Objective: Current protocols state that the Yuzpe regimen of emergency contraception can be initiated up to 72 hours after unprotected intercourse. The purpose of this study was to determine whether the window for emergency hormonal contraception can be extended to 120 hours.
Methods: In an observational study, we tracked 111 women who requested emergency contraception between 72 and 120 hours after unprotected sex but refused postcoital copper intrauterine devices (IUDs), preferring instead the Yuzpe regimen. We compared failure rates for this group with rates among 675 otherwise similar women who started the same therapy within 72 hours.
Results: Both perfect use (1.9%) and typical use (3.6%) failure rates were low among women presenting between 72 and 120 hours after unprotected intercourse. These rates did not statistically differ from failure rates for the standard Yuzpe regimen (2.0% during perfect use and 2.5% during typical use). Our small sample size of 111, however, gave us just 25% power to detect a doubling in the failure rates (2% to 4%) and 59% power to detect a tripling in the failure rates (2% to 6%).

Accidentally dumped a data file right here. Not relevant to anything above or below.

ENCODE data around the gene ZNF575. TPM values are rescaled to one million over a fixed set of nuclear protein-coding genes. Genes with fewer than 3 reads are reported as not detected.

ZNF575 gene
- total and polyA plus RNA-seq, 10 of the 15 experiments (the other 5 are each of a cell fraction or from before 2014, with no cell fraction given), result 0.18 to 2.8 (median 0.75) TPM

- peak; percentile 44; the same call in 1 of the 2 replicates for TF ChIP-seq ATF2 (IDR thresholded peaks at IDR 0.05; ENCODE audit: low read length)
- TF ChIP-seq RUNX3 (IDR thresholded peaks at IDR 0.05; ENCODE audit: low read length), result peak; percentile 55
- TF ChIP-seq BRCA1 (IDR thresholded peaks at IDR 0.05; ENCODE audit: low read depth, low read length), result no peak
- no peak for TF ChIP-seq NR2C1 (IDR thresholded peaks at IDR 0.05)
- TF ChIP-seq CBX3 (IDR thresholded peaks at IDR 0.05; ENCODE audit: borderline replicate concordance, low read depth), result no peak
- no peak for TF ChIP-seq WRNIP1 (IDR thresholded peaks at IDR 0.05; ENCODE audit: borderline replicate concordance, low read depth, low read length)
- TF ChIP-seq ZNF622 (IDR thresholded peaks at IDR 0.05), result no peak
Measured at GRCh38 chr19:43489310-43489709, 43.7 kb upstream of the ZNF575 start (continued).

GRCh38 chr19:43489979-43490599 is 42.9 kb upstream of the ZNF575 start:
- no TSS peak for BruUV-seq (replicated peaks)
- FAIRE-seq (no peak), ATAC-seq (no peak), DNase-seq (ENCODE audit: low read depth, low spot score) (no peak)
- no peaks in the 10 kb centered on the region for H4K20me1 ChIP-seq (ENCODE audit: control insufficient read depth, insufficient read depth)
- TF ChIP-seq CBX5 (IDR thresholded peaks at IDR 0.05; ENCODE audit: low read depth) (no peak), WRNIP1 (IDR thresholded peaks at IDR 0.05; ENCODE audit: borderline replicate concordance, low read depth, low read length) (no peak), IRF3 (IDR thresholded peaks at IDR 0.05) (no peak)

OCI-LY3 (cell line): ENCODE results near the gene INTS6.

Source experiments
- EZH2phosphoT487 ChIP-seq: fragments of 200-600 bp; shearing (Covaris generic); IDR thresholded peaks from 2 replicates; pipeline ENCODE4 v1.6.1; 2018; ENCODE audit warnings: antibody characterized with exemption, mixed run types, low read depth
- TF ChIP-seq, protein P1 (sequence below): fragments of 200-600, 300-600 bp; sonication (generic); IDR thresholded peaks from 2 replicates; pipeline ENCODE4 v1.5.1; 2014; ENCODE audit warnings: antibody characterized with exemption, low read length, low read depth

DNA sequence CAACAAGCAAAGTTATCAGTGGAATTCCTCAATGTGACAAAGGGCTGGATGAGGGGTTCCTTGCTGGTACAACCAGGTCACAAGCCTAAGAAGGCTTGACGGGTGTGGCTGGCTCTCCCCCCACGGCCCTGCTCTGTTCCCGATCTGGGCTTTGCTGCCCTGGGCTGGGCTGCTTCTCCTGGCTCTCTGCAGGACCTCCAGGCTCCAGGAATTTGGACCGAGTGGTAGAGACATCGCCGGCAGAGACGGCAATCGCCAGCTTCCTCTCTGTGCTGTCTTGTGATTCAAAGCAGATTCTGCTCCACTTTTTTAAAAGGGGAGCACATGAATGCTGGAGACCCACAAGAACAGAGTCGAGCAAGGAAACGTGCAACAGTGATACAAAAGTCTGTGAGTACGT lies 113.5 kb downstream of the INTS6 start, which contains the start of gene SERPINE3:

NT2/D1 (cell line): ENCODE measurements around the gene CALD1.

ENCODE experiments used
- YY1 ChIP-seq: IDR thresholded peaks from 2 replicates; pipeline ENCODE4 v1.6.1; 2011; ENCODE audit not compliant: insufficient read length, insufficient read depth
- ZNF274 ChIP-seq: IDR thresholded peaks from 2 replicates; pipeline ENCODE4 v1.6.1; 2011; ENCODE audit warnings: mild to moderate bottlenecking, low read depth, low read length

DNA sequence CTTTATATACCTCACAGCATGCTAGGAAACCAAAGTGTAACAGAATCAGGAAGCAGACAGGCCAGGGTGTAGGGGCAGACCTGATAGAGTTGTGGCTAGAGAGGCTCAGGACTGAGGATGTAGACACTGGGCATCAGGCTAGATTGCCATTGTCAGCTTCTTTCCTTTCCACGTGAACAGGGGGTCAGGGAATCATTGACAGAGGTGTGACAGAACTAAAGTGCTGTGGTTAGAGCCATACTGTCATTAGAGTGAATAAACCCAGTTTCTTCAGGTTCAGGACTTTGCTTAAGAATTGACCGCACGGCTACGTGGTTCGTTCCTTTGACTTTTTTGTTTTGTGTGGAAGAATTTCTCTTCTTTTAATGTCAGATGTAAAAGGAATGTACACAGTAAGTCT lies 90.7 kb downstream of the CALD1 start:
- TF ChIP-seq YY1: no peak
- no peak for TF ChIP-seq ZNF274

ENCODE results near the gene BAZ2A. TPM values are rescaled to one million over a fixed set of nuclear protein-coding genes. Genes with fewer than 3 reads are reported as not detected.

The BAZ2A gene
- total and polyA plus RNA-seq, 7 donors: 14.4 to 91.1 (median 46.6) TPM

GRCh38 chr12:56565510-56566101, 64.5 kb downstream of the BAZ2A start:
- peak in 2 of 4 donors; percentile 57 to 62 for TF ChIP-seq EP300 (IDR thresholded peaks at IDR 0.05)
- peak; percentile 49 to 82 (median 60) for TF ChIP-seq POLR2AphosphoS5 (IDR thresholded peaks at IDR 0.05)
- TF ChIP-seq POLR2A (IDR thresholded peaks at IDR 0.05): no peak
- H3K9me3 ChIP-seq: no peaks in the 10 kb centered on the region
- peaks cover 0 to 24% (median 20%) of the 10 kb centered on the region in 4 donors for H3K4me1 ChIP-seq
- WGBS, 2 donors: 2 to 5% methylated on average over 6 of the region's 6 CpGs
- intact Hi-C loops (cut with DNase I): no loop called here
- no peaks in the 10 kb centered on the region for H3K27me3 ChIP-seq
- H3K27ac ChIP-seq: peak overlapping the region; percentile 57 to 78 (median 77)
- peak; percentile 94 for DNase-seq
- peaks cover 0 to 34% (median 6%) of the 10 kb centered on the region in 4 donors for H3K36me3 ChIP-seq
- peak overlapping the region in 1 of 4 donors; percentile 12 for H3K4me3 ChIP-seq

Conclusion: The 72-hour cutoff for the Yuzpe regimen of emergency contraception appears needlessly restrictive. Women who request this therapy more than 72 hours after unprotected sex should be allowed to receive it, particularly if they decline postcoital insertion of a copper IUD and would otherwise have no options for reducing pregnancy risk.